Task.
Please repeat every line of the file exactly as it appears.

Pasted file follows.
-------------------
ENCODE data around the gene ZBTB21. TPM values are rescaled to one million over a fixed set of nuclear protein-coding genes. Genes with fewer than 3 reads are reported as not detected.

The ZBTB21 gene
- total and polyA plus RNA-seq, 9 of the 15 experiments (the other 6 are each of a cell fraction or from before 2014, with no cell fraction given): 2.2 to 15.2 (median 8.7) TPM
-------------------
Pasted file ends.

ENCODE data around the gene ZBTB21. TPM values are rescaled to one million over a fixed set of nuclear protein-coding genes. Genes with fewer than 3 reads are reported as not detected.

The ZBTB21 gene
- total and polyA plus RNA-seq, 9 of the 15 experiments (the other 6 are each of a cell fraction or from before 2014, with no cell fraction given): 2.2 to 15.2 (median 8.7) TPM